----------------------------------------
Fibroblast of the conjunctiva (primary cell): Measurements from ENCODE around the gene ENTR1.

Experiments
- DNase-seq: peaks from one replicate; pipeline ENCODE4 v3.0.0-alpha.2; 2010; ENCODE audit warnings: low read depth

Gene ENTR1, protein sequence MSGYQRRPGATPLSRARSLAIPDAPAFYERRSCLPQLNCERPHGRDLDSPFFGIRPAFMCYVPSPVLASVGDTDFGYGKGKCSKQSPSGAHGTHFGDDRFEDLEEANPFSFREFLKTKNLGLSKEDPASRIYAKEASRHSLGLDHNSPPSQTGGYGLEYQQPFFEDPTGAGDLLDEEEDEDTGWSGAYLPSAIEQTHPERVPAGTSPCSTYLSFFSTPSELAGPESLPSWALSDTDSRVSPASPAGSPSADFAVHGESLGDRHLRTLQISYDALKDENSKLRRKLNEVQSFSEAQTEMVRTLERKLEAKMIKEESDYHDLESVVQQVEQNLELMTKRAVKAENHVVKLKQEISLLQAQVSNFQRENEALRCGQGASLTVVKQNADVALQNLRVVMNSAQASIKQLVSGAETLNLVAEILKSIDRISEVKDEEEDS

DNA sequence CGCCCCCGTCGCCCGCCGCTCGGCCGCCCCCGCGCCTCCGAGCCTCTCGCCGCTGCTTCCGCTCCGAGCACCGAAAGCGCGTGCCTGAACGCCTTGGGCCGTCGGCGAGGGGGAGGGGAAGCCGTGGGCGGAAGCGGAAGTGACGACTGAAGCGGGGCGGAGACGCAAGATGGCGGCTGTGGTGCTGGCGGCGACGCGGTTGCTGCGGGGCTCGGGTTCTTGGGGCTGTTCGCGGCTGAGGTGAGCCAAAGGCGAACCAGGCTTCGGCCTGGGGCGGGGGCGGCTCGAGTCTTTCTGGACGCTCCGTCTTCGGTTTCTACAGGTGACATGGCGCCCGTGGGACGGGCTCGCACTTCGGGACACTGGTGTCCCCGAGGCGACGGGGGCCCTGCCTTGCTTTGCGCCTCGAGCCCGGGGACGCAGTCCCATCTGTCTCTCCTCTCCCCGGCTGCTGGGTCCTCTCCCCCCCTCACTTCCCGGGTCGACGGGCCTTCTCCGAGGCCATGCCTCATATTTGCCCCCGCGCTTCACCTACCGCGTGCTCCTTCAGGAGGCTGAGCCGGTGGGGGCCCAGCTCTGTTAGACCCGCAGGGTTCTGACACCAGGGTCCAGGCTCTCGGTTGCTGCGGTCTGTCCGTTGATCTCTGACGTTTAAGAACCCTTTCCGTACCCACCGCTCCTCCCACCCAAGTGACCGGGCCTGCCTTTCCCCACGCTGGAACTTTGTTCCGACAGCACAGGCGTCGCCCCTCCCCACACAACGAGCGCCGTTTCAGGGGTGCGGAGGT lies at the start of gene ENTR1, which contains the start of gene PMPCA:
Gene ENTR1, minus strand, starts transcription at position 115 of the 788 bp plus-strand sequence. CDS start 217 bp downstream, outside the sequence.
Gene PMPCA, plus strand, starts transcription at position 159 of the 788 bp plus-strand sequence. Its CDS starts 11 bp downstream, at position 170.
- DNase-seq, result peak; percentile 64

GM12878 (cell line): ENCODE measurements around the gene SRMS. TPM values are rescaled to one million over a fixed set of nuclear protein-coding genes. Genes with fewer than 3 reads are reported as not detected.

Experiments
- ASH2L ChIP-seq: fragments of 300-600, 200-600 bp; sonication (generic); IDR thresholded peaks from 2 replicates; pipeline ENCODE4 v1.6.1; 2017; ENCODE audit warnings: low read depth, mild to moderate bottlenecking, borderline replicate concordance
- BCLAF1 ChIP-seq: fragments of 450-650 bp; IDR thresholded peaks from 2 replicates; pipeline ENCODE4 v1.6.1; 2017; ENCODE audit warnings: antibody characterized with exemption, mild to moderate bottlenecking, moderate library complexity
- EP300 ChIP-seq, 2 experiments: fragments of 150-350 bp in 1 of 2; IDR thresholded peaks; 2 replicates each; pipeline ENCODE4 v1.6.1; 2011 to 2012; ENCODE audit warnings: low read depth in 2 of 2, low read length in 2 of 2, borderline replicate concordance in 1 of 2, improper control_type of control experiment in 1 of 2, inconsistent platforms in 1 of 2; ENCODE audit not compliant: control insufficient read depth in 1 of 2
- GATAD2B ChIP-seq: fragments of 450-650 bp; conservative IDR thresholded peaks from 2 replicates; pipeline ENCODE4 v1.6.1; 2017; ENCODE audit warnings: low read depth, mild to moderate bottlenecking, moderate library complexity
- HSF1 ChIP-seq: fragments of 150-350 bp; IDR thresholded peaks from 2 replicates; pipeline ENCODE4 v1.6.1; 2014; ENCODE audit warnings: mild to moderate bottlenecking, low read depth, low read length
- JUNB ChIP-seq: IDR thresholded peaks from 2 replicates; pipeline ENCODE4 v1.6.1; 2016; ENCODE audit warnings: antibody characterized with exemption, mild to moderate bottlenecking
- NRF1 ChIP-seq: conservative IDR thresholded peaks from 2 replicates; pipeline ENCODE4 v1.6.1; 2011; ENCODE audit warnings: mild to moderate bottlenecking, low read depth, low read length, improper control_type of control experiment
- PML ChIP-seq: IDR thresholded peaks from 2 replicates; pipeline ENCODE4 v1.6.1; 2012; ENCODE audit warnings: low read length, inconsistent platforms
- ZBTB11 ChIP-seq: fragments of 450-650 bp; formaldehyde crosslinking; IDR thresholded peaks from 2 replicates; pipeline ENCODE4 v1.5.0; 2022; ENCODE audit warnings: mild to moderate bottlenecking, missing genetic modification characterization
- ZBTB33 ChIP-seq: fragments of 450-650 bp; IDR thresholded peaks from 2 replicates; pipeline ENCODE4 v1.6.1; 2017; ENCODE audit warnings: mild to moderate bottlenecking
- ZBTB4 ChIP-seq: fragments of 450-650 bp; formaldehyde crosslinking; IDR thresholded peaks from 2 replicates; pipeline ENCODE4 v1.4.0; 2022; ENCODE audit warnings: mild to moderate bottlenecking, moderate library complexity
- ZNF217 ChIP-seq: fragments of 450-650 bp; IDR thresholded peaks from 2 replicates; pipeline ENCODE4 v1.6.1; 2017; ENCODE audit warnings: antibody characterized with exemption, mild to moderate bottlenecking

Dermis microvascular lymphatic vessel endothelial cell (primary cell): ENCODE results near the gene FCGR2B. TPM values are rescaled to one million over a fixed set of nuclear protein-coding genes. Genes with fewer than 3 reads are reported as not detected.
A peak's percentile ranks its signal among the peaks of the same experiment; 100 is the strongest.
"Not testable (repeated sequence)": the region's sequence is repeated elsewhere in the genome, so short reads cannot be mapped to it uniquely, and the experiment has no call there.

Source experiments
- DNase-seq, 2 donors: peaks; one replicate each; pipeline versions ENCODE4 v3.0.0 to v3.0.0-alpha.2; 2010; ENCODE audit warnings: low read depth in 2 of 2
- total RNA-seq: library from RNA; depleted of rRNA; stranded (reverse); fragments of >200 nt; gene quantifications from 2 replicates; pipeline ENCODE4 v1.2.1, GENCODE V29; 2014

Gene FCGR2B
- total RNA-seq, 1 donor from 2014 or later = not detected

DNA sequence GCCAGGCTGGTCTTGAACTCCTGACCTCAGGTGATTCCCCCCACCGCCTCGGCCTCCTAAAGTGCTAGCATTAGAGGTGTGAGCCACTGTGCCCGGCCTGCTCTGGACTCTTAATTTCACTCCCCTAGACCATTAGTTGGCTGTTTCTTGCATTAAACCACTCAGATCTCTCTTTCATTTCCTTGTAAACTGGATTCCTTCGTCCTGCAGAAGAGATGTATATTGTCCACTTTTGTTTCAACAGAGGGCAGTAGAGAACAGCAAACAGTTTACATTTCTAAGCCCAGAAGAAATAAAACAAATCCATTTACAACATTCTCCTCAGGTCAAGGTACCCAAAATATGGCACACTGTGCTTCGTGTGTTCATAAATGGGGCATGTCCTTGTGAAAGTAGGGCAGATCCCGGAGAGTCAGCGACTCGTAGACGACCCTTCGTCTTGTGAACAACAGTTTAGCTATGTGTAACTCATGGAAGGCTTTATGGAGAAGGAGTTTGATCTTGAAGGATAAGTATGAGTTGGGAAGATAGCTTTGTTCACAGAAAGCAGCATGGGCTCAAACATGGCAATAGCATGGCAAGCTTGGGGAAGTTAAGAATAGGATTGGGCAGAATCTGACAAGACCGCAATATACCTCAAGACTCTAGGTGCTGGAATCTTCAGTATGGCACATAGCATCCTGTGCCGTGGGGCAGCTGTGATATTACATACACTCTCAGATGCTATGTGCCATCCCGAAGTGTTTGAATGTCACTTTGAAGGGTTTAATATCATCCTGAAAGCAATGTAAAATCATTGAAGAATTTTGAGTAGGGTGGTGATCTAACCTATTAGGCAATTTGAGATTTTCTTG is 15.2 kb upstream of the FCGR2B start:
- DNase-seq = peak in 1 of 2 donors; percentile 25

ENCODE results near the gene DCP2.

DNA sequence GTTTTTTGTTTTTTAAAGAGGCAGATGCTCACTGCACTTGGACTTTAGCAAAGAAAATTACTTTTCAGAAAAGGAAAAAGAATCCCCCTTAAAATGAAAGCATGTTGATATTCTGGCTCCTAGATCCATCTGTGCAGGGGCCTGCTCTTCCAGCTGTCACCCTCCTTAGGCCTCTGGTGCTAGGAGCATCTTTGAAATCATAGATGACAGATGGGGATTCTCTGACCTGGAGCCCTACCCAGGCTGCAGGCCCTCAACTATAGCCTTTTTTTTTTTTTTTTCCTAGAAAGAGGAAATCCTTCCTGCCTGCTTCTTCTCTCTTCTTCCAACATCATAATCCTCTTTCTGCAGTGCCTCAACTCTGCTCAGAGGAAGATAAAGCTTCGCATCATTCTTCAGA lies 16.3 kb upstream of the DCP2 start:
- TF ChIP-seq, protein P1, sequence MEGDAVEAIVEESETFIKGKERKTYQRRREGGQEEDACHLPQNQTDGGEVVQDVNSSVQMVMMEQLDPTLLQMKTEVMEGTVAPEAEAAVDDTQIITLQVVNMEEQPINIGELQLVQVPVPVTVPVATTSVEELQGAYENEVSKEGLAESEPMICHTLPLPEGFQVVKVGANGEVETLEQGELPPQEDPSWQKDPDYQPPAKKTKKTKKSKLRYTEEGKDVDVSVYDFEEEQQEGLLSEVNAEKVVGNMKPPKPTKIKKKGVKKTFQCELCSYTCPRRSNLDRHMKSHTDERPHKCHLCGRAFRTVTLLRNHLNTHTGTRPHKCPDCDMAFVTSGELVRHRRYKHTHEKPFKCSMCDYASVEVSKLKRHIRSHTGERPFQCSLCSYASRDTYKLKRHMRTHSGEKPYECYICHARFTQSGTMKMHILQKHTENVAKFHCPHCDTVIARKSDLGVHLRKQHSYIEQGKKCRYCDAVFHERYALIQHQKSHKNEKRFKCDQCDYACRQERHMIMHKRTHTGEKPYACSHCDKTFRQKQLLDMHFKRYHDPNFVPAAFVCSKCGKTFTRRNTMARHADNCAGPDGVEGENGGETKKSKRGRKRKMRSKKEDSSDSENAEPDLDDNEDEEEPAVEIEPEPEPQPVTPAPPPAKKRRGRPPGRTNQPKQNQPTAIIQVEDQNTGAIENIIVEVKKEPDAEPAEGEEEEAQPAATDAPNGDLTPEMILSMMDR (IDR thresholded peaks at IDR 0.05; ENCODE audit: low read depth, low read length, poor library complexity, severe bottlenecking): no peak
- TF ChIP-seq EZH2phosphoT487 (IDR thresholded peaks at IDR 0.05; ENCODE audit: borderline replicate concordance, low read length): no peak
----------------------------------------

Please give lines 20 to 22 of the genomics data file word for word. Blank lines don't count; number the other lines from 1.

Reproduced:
- ZBTB33 ChIP-seq: fragments of 450-650 bp; IDR thresholded peaks from 2 replicates; pipeline ENCODE4 v1.6.1; 2017; ENCODE audit warnings: mild to moderate bottlenecking
- ZBTB4 ChIP-seq: fragments of 450-650 bp; formaldehyde crosslinking; IDR thresholded peaks from 2 replicates; pipeline ENCODE4 v1.4.0; 2022; ENCODE audit warnings: mild to moderate bottlenecking, moderate library complexity
- ZNF217 ChIP-seq: fragments of 450-650 bp; IDR thresholded peaks from 2 replicates; pipeline ENCODE4 v1.6.1; 2017; ENCODE audit warnings: antibody characterized with exemption, mild to moderate bottlenecking